Oh, how you wish this article was about Phoebe’s Smelly Cat from F.R.I.E.N.D.S! Well, I wish that too. But unfortunately, today, I’ve taken up the task of acquainting you with different categories of Ethernet cables. And I believe, you will hang in there if you need a profound understanding of different categories that you need to choose from.
We often forget that cables are the most essential element of our electronically driven lives. Be it home or work, all the communication, including the one that takes place between family members is possible due to network cables. Although cables seem to be old-fashioned in our wireless world, they are pretty much present and reliable when it comes to connecting different devices.
If you have worked on computers, you must have seen blue, white and other colorful cables stemming out of your PC and going towards modem. Known as Ethernet Cables, they are quite a lot in use when you want to connect LAN, modem or router to another computer. Due to different sleeve colors, it is difficult to tell CAT5E apart from CAT6, 6E and other cables. Through this article, we will take a look at the traits that make all the cables different from each other and how to identify them. But before we do that, let’s get an understanding of the Standardization of Ethernet Cables and how it happened.
In the year 1985, as several businesses developed, the standardization of Ethernet Cables took place. And ever since the standardization took place, several variations came in the versions of it. However, the core technology of these ethernet cables remained the same. Some of the features that kept changing over the years were:
The experts differentiated the cables based on different categories and abbreviated them as CAT along with the numbers based on features. Standardization put these cables into different categories in the following order:
You must have noticed that CAT1 and CAT2 are not in the list of this standards. Well, Telecommunication Industry Association decided to eliminate CAT1 and CAT2 cables as people didn’t use them for data communication. Hence, you will always find ethernet cables that start from CAT3 and go beyond. As I write this, CAT 8 cables are also in the making. So, we can say that these cables have come quite a long way. Now, without further ado, let’s get into the differences:
These cables are the trailblazer of the computer data communication cabling. People used these cables a lot during early 1990s. This cable can conduct 10Mbps of data transmission and comes with an unshielded twisted pair. When it comes to two-line telephone communications and other functions, people still use these cables.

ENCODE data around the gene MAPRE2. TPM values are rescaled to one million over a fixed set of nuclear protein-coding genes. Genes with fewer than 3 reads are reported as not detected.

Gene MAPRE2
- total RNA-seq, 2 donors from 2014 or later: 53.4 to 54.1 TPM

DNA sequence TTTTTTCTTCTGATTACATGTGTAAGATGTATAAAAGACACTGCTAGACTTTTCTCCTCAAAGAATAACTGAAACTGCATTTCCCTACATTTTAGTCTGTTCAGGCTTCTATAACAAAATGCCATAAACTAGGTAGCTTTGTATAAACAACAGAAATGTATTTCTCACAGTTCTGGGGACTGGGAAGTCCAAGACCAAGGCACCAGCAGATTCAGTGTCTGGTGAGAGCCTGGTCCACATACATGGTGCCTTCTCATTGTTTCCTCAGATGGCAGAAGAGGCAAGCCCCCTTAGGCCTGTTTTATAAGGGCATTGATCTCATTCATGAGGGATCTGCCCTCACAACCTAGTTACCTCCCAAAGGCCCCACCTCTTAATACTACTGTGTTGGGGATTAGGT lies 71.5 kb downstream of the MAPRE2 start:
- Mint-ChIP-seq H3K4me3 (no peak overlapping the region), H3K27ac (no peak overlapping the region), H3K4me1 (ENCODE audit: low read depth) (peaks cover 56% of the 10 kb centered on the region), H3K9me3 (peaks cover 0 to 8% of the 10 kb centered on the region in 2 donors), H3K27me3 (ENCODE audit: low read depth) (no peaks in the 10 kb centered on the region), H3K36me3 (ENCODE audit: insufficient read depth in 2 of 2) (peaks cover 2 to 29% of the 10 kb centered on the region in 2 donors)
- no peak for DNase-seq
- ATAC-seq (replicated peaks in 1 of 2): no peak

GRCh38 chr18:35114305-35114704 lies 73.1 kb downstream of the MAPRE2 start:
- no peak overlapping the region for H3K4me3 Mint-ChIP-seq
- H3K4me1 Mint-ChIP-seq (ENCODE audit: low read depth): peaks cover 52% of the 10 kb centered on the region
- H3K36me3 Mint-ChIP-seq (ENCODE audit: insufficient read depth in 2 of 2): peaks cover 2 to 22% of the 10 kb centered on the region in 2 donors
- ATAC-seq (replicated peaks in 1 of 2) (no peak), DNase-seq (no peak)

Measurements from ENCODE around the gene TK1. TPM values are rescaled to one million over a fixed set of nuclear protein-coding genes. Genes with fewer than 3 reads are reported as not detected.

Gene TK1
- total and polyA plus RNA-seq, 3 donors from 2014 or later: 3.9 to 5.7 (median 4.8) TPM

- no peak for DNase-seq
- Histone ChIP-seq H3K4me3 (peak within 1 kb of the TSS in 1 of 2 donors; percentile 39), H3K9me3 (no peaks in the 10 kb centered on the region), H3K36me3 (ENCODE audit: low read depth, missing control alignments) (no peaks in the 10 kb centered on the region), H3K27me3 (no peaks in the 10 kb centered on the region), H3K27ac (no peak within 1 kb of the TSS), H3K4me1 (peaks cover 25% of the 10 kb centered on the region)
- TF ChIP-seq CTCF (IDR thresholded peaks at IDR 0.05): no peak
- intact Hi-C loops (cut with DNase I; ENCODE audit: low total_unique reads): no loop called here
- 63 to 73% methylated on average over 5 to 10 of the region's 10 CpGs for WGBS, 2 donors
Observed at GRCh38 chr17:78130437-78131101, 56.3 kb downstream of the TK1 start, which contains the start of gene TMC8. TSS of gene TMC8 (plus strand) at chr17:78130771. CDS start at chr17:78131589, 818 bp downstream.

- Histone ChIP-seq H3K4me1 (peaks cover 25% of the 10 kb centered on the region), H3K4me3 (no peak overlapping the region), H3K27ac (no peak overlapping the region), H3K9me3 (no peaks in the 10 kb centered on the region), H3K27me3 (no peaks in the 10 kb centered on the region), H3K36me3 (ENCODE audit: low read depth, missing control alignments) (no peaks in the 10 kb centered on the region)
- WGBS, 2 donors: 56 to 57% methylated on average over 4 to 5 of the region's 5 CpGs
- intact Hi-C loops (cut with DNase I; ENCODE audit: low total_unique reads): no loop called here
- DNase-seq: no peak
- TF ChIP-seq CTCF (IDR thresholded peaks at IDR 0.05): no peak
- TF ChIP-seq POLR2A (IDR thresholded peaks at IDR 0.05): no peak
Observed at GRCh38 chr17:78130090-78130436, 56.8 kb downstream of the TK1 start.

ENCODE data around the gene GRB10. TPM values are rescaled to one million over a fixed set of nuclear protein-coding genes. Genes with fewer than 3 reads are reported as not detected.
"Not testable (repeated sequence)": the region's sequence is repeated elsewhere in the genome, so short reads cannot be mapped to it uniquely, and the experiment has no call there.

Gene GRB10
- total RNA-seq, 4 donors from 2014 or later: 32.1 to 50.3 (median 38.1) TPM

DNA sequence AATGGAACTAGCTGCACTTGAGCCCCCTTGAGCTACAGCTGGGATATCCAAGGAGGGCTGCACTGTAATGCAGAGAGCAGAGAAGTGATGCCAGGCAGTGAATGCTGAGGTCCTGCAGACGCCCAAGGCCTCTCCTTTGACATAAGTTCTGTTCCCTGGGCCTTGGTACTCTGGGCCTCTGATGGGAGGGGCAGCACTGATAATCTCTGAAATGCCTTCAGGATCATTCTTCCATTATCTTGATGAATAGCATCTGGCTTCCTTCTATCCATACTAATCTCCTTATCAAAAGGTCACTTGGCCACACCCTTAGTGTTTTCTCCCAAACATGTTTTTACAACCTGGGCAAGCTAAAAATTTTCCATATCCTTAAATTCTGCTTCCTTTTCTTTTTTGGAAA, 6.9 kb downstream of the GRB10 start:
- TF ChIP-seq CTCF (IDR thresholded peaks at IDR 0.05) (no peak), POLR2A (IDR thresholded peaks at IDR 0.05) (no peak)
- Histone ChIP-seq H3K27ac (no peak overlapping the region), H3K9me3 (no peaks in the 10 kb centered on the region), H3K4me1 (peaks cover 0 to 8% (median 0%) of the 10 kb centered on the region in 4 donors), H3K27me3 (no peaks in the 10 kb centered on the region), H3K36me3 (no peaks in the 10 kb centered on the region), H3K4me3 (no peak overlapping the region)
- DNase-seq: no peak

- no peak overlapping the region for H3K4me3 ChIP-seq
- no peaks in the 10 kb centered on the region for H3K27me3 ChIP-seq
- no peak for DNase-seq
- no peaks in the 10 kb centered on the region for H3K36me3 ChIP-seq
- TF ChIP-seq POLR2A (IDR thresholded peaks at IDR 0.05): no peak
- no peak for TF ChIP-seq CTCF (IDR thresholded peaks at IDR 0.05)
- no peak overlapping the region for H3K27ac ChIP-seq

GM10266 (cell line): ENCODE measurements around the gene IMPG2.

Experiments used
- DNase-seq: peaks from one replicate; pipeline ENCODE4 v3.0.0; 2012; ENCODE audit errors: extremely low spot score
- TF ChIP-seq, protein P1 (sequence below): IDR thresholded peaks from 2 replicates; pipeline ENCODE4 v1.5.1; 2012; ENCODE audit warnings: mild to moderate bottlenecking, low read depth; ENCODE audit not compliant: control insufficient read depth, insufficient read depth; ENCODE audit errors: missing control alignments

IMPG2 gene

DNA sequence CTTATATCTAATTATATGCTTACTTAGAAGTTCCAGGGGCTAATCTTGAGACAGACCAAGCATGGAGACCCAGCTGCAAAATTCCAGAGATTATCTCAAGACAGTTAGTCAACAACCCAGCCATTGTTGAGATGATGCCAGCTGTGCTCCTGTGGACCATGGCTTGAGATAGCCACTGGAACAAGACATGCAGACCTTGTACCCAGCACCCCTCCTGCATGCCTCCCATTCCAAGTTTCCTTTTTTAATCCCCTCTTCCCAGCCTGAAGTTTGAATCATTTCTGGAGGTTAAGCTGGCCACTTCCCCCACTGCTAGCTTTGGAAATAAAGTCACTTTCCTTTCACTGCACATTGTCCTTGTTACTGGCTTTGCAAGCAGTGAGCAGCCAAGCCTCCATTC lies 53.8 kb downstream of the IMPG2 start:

These cables were like a short-lived affair. They became available during early and mid-1990s but witnessed a quick decline as people started embracing CAT5 Cables. Its speed was faster as compared to CAT3. Viz. 16 Mbps. However, its UTP remained the same. Several commercial buildings made use of these cables. However, as they did not last long, experts rarely list them as a part of their standards.
To date, CAT5 remains to be one of the most popular categories of Ethernet Cables. It is a UTP Cable and falls into the category of Fast Ethernet (100 Mbps). Also, CAT5 Cables brought in with them the 10/100 Mbps speed. It also provided backward compatibility. These cables lost their importance during the year 2001.
E stands for enhanced version of any cable. The intent behind making CAT5E Cables was to lessen the unwanted transmission of signals and crosstalk. Apart from the reduction in EMI, CAT5 was one of the first cables that had the capability of Gigabit Ethernet (1,000 Mbps). The bandwidth went up with CAT5E cables and started supporting 100 MHz of Bandwidth. Just like CAT5, CAT5E are backward compatible.
CAT6 remains the first one to have received the certified Gigabit Ethernet Standard. Although CAT5e has the potential to get the certificate for 250 Mhz bandwidth, CAT6 received this certificate. CAT6 cables have extra insulation/shielding and are backward compatible. The CAT6A Cable, is of course the enhanced version of it. It betters the speed by providing 10,000 Mbps data transmission speed and bandwidth up to 500 MHz This is double as compared to CAT6.
And last, but not the least, CAT7 Cables. It is a fully shielded cable and can support the speed of up to 10,000 Mbps and the bandwidth of up to 600 MHz CAT7 cables are the future proof network for several commercial purposes.
We hope this brings much clarity about different cables, their categories and features. The best way to identify them is to check their sleeves and you will find the stamp on them. Ensure that you buy the right one for your purpose!